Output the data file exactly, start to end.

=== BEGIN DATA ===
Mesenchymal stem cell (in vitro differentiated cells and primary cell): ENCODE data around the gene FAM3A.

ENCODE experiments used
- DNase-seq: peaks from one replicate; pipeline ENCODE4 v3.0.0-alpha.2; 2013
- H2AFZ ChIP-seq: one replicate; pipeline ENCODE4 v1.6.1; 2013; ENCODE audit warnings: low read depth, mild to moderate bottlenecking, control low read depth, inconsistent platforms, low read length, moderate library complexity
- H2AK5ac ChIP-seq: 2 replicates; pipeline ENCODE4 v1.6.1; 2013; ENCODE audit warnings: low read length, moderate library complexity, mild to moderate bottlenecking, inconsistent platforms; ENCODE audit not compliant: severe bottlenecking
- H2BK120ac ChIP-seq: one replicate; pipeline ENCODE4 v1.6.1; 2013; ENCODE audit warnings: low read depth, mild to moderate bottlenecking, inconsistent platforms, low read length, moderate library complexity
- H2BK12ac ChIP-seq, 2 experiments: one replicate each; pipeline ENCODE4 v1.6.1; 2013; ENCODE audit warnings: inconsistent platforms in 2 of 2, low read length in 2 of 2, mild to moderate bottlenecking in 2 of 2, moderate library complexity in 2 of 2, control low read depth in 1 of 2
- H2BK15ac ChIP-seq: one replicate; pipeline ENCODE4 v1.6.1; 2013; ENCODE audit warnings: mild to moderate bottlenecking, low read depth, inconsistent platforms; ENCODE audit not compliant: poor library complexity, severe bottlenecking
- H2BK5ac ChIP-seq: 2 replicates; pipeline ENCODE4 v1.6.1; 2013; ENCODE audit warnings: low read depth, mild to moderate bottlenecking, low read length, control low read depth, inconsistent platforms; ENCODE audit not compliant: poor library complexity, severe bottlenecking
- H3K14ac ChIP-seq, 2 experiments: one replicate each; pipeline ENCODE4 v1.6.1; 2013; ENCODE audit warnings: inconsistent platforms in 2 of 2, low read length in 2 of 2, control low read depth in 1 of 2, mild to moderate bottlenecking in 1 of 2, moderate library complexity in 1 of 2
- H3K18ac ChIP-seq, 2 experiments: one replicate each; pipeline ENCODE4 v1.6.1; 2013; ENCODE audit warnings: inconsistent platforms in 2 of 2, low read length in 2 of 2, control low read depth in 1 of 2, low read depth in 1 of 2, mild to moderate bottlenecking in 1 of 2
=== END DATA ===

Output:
Mesenchymal stem cell (in vitro differentiated cells and primary cell): ENCODE data around the gene FAM3A.

ENCODE experiments used
- DNase-seq: peaks from one replicate; pipeline ENCODE4 v3.0.0-alpha.2; 2013
- H2AFZ ChIP-seq: one replicate; pipeline ENCODE4 v1.6.1; 2013; ENCODE audit warnings: low read depth, mild to moderate bottlenecking, control low read depth, inconsistent platforms, low read length, moderate library complexity
- H2AK5ac ChIP-seq: 2 replicates; pipeline ENCODE4 v1.6.1; 2013; ENCODE audit warnings: low read length, moderate library complexity, mild to moderate bottlenecking, inconsistent platforms; ENCODE audit not compliant: severe bottlenecking
- H2BK120ac ChIP-seq: one replicate; pipeline ENCODE4 v1.6.1; 2013; ENCODE audit warnings: low read depth, mild to moderate bottlenecking, inconsistent platforms, low read length, moderate library complexity
- H2BK12ac ChIP-seq, 2 experiments: one replicate each; pipeline ENCODE4 v1.6.1; 2013; ENCODE audit warnings: inconsistent platforms in 2 of 2, low read length in 2 of 2, mild to moderate bottlenecking in 2 of 2, moderate library complexity in 2 of 2, control low read depth in 1 of 2
- H2BK15ac ChIP-seq: one replicate; pipeline ENCODE4 v1.6.1; 2013; ENCODE audit warnings: mild to moderate bottlenecking, low read depth, inconsistent platforms; ENCODE audit not compliant: poor library complexity, severe bottlenecking
- H2BK5ac ChIP-seq: 2 replicates; pipeline ENCODE4 v1.6.1; 2013; ENCODE audit warnings: low read depth, mild to moderate bottlenecking, low read length, control low read depth, inconsistent platforms; ENCODE audit not compliant: poor library complexity, severe bottlenecking
- H3K14ac ChIP-seq, 2 experiments: one replicate each; pipeline ENCODE4 v1.6.1; 2013; ENCODE audit warnings: inconsistent platforms in 2 of 2, low read length in 2 of 2, control low read depth in 1 of 2, mild to moderate bottlenecking in 1 of 2, moderate library complexity in 1 of 2
- H3K18ac ChIP-seq, 2 experiments: one replicate each; pipeline ENCODE4 v1.6.1; 2013; ENCODE audit warnings: inconsistent platforms in 2 of 2, low read length in 2 of 2, control low read depth in 1 of 2, low read depth in 1 of 2, mild to moderate bottlenecking in 1 of 2